The Wonderful O – James Thurber

Book #487

Reviewer: Ms Oh Waily

The Wonderful O front page
The Wonderful O
is the fifth and final short book for children by James Thurber.  I reviewed the other to appear in the 1001 Books list earlier, The 13 Clocks.

In this fairy tale Thurber takes us along with a couple of pirates, Littlejack and Black.  Littlejack is definitely pirate material, with a Thurber twist.

There was a green parrot on the man’s shoulder, and a tarred pigtail hung down his back.  He carried no crutch, for he had two legs, and he rolled like a goose when he walked.

So rather a sly anti-Long John Silver to start us off.

Littlejack has a map that bodes of treasure on the faraway island of Ooroo, but he needs a ship.  Enter Black, a man with a ship and a deep hatred of the letter O.  His ship is the Aeiu.   He explains to Littlejack why she is named thus, and why he hates the letter O.

I’ve had a hatred of that letter ever since the night my mother became wedged in a porthole.  We couldn’t pull her in and so we had to push her out.

So the two men agree terms and head off for Ooroo where they set about searching for the treasure.  The local people deny having any treasure but that does not deter Littlejack, Black and their crew.  In the process of stripping the inhabitants of their possessions they also strip them of the letter O.  Gradually diminishing the language as they diminish the island.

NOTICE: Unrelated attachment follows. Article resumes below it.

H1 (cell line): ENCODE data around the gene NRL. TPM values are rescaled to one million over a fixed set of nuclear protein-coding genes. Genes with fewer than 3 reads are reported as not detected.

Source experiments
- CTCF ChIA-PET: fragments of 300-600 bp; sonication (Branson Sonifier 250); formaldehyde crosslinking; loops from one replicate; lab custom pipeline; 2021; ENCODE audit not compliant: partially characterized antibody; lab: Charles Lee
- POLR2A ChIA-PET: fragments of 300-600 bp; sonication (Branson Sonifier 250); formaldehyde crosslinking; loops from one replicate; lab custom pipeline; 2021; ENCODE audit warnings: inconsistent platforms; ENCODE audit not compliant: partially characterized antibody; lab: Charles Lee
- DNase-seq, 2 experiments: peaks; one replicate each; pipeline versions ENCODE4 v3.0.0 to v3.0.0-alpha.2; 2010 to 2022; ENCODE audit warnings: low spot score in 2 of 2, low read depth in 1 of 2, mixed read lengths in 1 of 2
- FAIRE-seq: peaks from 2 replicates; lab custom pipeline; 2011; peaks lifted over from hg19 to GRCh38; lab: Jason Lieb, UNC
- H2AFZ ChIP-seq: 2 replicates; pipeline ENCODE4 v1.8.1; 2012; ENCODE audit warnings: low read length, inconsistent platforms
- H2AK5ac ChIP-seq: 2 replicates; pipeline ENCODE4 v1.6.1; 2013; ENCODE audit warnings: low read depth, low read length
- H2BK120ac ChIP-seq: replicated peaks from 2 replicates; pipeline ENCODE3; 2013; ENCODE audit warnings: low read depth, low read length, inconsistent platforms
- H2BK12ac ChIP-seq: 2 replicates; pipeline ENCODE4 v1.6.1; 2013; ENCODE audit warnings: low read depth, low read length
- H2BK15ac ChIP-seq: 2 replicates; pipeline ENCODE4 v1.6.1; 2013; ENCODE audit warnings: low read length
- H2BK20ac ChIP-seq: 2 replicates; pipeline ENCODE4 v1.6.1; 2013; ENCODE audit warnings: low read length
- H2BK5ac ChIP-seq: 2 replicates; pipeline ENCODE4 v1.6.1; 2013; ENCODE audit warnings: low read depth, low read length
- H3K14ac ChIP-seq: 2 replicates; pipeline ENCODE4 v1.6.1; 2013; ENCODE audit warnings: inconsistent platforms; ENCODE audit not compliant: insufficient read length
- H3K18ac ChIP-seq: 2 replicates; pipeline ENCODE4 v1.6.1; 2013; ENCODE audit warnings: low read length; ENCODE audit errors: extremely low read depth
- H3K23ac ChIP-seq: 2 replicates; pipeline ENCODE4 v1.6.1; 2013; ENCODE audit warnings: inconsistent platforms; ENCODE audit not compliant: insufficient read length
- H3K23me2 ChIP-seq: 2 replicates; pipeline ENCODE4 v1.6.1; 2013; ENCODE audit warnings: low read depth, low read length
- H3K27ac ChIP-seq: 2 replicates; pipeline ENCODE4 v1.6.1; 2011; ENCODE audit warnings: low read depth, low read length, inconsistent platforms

And so the following morning the crew went from house to house, seizing violins and cellos, trombones, horns and oboes, pianos, harpsichords, and clavichords, accordions and melodeons, bassoons and saxophones, and all the other instruments with O’s, up to and including the woodwinds.

As you would expect in a book about the letter O, there is a lot of wordplay.  For my taste there are far too many passages like the one above.  It drags and is, essentially, redundant.  Very clever and witty, but redundant.

Eventually the islanders are set free from oppression and miscommunication (try removing a few Os from any given sentence and you’ll see the problem) by an old legend, but this section of the story feels very disjointed and distinct from the bulk of the work.

It is very reminiscent of The 13 Clocks in style, with sections of internal meter and rhythmic prose.   It would make another good read-aloud for children, but if you must read only one of the Thurber books on the list you would be best served to choose The 13 Clocks.  If you are going to read both, then perhaps start with this one and then move on to the better one (in my opinion) to conclude.

Still it is an unusual and cleverly written work, but not quite in the class of his earlier entry.

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